"Do not thank me, my little friend; for, indeed I require no verbal assurances that my souvenir is kindly received and appreciated. Wear the watch; and let it continually remind you not only of the sincerity of my friendship, but of the far more important fact that every idle or injudiciously employed hour will cry out in accusation against us in the final assize, when we are called upon to render an account of the distribution of that invaluable time which God allows us solely for the accomplishment of His work on earth. It is so exceedingly difficult for young persons to realize how marvellously rapid is the flight of time, that you will, I trust, forgive me if I endeavor to impress upon you the vital importance of making each day fragrant with the burden of some good deed, the resistance of some sore temptation, some service rendered to God or to suffering humanity which shall make your years mellow with the fruitage that will entitle you to a glorious record in the golden book of Abou Ben Adhem's angel. Let this little jewelled monitress of the fleeting, mocking nature of time, this ingenious toy, whose ticking is but the mournful, endless knell of dead seconds, remind you that,—

"This life of ours, what is it? A very few Soon ended years, and then—the ceaseless psalm, And the eternal Sabbath of the soul."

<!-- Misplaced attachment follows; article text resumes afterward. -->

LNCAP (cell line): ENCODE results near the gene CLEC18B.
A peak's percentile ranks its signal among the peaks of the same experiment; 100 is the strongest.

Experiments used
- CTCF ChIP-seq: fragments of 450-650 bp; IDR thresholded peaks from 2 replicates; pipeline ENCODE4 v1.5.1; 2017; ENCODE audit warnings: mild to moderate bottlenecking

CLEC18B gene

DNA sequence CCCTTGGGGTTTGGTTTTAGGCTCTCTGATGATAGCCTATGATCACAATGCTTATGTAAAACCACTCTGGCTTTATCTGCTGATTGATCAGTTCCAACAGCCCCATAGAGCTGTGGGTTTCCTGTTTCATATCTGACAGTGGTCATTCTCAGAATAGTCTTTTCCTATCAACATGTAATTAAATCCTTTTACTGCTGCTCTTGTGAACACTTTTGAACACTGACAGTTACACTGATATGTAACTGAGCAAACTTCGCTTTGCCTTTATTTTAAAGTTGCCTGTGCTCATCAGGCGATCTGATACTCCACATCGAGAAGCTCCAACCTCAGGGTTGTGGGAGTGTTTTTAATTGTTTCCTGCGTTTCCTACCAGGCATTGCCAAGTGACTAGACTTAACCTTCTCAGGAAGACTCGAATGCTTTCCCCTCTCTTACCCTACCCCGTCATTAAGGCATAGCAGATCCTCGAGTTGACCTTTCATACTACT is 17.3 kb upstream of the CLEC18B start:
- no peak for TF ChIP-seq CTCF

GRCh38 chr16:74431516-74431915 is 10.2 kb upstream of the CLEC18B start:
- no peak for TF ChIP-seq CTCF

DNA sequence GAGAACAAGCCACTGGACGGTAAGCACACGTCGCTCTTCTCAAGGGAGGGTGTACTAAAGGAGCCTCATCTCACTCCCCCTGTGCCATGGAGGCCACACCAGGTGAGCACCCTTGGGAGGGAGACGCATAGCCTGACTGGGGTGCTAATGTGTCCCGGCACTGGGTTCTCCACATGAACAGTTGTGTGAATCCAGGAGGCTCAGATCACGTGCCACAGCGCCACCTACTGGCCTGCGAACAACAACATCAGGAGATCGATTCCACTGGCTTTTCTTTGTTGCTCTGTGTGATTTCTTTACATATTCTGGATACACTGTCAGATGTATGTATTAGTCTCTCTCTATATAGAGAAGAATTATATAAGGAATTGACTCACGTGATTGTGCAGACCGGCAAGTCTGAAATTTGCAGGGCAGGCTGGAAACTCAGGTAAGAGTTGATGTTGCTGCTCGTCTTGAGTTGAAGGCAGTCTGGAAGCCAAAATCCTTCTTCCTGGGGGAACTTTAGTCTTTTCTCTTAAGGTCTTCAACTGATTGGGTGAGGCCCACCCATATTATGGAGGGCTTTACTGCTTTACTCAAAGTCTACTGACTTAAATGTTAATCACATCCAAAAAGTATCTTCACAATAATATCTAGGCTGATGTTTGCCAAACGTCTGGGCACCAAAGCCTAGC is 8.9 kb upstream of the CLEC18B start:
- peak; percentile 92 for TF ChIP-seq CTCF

As Salome looked up into his tranquil, happy face, two tears glided across her cheeks, and fell upon the pretty bauble.

"You will find a key in the case, and can wind it up, and set it by the clock in the parlor."

"Dr. Grey, are you willing that my watch shall bear daily testimony of something which I hold far above its diamonds,—that you have faith in Salome Owen?"

"Perfectly willing that you should make it eloquent with all friendly utterances and sympathy. Hester has bound my arm so tightly that it impedes the circulation, and is very painful. Please loosen the bandage."

She complied as carefully as possible, though her hands trembled; and, when the ligature had been comfortably adjusted and the arm restored to its sling, she stooped and pressed her lips softly and reverently to the cold, white fingers, that protruded from the linen bands. He endeavored ineffectually to prevent the caress, which evidently embarrassed him; but she left two kisses on the bruised hand, and, snatching her watch and chain from the table, hastily quitted the room.

In after years, when loneliness and disappointment pressed heavily upon her heart, she looked back to the three weeks that succeeded Dr. Grey's return as the halcyon days, as the cloudless June morning of her life; and, in blissful retrospection, temporarily found Elysium.

She wrote his letters, read aloud from his favorite books, dressed and bandaged his blistered hand and fractured arm, and surrendered her heart to an intense and perfect happiness such as she had scarcely dared to hope would ever be her portion.



CHAPTER XI.

"Bring her into my office. Steady, men! There may be broken bones, and jarring would be torture. Don't stumble over that book on the floor. Lay her here on the sofa, and throw open the blinds."

"Dr. Grey, is she dead?"